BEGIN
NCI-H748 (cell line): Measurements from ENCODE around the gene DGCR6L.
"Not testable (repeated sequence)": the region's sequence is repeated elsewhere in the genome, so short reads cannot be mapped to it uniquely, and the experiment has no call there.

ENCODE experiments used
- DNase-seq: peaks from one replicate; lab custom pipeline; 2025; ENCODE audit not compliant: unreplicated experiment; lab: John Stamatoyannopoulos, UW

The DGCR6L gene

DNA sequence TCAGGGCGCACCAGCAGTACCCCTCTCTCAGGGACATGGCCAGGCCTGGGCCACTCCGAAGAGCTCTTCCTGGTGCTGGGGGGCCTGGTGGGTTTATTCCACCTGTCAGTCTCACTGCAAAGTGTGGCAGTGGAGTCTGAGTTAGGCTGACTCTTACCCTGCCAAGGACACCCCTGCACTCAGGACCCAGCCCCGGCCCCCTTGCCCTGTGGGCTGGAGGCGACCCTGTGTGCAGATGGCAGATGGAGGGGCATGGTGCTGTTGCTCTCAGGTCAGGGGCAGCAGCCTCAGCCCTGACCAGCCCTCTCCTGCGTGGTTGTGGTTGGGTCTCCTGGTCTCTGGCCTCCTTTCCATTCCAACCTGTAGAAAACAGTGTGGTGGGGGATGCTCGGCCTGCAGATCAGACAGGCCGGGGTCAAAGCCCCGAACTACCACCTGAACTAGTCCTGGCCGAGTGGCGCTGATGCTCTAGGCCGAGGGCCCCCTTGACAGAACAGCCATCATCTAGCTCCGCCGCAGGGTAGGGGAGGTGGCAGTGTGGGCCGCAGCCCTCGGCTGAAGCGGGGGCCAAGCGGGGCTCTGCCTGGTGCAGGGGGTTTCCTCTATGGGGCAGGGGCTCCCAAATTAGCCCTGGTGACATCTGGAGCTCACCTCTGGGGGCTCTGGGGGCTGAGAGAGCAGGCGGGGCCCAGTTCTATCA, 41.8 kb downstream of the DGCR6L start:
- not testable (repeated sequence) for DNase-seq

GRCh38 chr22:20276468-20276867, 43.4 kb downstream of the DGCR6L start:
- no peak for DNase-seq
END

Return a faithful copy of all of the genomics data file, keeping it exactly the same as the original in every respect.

NCI-H748 (cell line): Measurements from ENCODE around the gene DGCR6L.
"Not testable (repeated sequence)": the region's sequence is repeated elsewhere in the genome, so short reads cannot be mapped to it uniquely, and the experiment has no call there.

ENCODE experiments used
- DNase-seq: peaks from one replicate; lab custom pipeline; 2025; ENCODE audit not compliant: unreplicated experiment; lab: John Stamatoyannopoulos, UW

The DGCR6L gene

DNA sequence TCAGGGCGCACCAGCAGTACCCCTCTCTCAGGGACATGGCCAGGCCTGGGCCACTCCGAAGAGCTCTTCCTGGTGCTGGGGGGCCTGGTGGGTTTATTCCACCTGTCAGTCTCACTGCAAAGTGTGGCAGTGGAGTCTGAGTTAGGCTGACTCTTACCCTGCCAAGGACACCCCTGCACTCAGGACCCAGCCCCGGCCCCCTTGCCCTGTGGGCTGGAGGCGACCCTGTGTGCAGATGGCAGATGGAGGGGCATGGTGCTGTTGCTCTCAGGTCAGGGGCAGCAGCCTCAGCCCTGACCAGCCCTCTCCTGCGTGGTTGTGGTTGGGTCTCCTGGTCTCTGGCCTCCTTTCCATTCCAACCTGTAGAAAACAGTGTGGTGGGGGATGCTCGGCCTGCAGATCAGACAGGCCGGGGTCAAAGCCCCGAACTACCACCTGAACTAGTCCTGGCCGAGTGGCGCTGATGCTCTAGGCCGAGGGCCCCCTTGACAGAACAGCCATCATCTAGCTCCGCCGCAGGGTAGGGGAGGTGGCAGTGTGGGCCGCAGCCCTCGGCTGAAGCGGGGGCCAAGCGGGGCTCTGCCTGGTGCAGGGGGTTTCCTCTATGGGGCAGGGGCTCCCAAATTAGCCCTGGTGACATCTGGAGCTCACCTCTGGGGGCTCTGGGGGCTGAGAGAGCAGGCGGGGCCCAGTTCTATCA, 41.8 kb downstream of the DGCR6L start:
- not testable (repeated sequence) for DNase-seq

GRCh38 chr22:20276468-20276867, 43.4 kb downstream of the DGCR6L start:
- no peak for DNase-seq